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Managing outsourcing — organization charts

Our book, Shoestring Venture, is all about harnessing the power of outsourcing and offshoring in order to realize the fullest potential of a start-up business. But the book isn’t a cheerleading, rah-rah book about making millions from outsourcing. Realistically speaking, business requires work and running a business that relies on outsourcing requires that you become an effective outsource manager. And its sobering to realize that the biggest corporations out there usually get outsourcing wrong.

For that reason, I’m hard at work on an outsourcing management book for shoestring entrepreneurs and small businesses. Like anything else, running a company using outsourced vendors requires skills you may not have and tasks you may have never performed.

Top on that list is building an effective organization chart.

“Wait a cotton-picking minute! If I outsource most or all of my business functions, what in blue blazes do I need an org chart for? I have no employees!”

It’s because your outsourcing so much of your business functions that you need an organization chart far more desperately than a traditional business. More after the break.

Many moons ago, I worked for a marketing communications firm that had caught the “disorganization bug” big time. I spent hours and hours drawing up an organization chart that the principals eventually let rot on a shelf. A few years later, I was called on by a start-up Flash gaming firm to do a prospective organization chart to present to investors. Their whole purpose for attracting VC funding was to build a world-class organization. They were funded beyond their wildest dreams and built their entire organization around this organization chart and used it as the basis of their future growth.

The marcom business without the org chart shut its doors last year; the Flash gaming business is growing by leaps and bounds.

Simply put, an organization chart and its accompanying materials answers three questions:

  • What are the “things” that need to be done in order for the business to succeed?
  • Who is responsible for doing these “things”?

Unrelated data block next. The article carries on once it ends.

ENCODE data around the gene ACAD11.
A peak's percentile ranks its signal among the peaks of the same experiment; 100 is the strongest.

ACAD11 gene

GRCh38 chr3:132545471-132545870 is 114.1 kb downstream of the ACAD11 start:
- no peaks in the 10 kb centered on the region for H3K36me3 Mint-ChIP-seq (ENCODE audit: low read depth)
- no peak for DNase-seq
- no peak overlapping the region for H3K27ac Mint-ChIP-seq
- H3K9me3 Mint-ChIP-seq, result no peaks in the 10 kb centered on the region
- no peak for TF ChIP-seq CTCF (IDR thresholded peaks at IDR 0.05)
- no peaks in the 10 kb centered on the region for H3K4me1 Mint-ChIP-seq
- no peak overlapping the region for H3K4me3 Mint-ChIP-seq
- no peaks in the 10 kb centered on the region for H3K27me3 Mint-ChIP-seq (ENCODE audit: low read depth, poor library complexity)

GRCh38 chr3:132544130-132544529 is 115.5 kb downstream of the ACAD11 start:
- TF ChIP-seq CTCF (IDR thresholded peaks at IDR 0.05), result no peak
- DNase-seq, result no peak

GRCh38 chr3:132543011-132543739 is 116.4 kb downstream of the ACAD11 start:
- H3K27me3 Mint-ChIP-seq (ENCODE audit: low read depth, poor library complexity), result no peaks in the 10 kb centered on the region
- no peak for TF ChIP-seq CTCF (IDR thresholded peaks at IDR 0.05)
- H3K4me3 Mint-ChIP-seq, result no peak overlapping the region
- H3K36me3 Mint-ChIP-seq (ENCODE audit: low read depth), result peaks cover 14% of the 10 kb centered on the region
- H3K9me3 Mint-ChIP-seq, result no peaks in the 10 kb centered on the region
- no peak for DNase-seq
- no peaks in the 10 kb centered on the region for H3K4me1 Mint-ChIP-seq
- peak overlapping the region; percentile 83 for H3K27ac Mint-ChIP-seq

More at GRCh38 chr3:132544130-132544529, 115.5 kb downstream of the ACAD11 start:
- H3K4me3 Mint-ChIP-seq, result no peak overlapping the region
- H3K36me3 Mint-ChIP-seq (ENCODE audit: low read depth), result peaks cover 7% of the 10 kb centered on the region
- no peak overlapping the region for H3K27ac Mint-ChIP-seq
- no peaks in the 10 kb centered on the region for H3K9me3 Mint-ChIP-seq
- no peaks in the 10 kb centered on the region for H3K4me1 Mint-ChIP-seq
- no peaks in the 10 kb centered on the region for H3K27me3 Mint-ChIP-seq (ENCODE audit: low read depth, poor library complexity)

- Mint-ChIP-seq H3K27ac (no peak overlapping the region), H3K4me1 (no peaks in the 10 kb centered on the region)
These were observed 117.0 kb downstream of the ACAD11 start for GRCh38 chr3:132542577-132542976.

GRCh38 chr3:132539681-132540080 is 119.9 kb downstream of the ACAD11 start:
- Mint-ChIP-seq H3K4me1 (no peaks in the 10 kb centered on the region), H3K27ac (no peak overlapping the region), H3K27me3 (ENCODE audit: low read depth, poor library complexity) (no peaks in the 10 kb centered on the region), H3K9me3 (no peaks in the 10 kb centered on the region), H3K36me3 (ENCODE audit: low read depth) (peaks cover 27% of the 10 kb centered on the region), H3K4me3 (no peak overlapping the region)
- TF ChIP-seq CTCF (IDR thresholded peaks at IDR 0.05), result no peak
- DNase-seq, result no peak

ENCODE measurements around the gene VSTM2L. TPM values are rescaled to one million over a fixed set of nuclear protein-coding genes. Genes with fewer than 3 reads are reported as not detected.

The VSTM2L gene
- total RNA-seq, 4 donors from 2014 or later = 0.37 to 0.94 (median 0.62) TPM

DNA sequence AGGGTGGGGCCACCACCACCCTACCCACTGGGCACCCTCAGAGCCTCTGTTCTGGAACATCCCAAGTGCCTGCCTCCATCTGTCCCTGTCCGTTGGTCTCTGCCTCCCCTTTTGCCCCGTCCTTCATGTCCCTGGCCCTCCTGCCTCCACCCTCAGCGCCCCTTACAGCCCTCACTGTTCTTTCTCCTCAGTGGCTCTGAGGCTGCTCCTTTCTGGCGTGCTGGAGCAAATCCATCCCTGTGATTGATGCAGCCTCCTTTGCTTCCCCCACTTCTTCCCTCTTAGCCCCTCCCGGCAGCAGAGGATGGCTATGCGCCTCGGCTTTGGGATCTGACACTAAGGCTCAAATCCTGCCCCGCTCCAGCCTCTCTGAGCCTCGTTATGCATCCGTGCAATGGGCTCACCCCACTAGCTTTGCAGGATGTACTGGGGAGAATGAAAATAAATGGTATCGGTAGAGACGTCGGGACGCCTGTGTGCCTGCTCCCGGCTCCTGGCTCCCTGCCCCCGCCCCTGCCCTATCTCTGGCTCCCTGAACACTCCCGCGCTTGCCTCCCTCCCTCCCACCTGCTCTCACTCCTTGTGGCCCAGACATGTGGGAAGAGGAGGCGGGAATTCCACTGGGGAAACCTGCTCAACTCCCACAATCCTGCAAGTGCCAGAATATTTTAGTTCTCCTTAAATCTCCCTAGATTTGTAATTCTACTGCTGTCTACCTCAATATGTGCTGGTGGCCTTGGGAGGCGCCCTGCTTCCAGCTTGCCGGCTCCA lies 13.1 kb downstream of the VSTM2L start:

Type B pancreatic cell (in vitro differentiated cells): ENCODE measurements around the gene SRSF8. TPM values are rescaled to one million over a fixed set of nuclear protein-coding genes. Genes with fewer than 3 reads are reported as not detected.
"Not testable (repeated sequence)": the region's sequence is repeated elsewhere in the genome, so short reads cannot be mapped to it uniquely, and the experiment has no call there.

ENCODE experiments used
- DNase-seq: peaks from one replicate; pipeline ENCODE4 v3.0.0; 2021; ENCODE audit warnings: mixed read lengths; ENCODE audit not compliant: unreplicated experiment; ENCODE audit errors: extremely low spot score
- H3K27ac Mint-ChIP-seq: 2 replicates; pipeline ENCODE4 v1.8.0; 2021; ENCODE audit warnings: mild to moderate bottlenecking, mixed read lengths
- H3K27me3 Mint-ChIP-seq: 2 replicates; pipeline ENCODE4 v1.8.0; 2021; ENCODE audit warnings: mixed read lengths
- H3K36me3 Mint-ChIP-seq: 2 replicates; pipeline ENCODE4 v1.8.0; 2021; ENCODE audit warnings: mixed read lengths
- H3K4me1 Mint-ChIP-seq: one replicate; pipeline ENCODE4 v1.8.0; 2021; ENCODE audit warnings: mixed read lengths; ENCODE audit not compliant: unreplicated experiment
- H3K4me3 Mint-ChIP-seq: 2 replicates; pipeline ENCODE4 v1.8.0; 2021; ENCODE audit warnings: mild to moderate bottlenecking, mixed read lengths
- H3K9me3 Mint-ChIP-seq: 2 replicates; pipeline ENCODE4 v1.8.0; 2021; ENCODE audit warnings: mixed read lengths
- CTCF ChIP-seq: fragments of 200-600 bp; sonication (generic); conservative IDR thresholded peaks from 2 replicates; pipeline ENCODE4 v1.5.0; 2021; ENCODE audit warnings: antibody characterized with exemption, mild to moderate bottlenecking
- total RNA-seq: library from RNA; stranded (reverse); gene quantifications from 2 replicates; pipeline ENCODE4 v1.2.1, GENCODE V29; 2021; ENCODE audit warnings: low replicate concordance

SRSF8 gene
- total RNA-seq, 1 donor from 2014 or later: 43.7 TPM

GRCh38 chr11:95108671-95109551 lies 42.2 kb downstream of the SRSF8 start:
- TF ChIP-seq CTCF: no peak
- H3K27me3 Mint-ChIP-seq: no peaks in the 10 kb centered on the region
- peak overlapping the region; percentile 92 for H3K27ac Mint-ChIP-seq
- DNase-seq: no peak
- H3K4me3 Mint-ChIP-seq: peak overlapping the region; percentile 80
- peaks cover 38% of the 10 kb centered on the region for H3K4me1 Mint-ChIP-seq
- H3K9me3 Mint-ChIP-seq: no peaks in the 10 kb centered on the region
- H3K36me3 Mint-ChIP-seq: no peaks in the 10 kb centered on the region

• And at what level of performance?

    So an organization chart consists of a chart, a set of job descriptions, and a set of performance expectations to go with each job description.

    With an organization chart, the people running the business have a handle on all the functions and tasks that have to be performed. They know who to go to if something needs doing and individual employees know exactly what their jobs are and what the expectations are. Without a dynamic, living, breathing organization chart and job description catalog, it’s highly likely that very important tasks — in fact, survival tasks — won’t get done. Or they’ll get done at a low quality.

    That is the number one problem with disorganized businesses. Without an organization chart, critical tasks go undone. Or only partly done.

    And in my experience, that is the number one problem with businesses that outsource many of their functions. And for exactly the same reason: the business are not organized. And most shoestring entrepreneurs and small businesses I deal with feel that outsourcing essentially liberates them from having to organize their businesses.

    On the contrary, organizing the business is the first and most critical task in managing outsource vendors.

    Unlike a traditional organization chart, an outsource organization chart is “virtual” in the sense that the slots are filled by functions rather than actual people. But the process is very similar:

  • You start by listing all the tasks and functions that your business must perform.
  • You assign those tasks to “virtual” vendors.
  • You draw up “job descriptions” for these virtual vendors.
  • You draw up performance expectations for each of these job descriptions.
  • These become the basis for finding, negotiating with, and evaluating the performance of vendors.

    The great benefit of outsourcing is it can be used on an “as-needed” basis. But that’s no excuse for the improvised, catch-as-catch-can style of outsource management, which, more often than not, leads to farcical rather than happy endings. “As-needed” should never mean “as-unplanned” if you want your business to succeed.

    Now, the whole process of building organization charts is a complicated affair. Which, of course, is why you’ll have to buy the book when it comes out. Ha!

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  • 2 Responses to “Managing outsourcing — organization charts”


    1. […] The rest is here: Managing outsourcing — organization charts | […]

    2. […] genius, you will need a tool to organize your business. Thankfully, you have one. It’s called an organization chart and it has three […]

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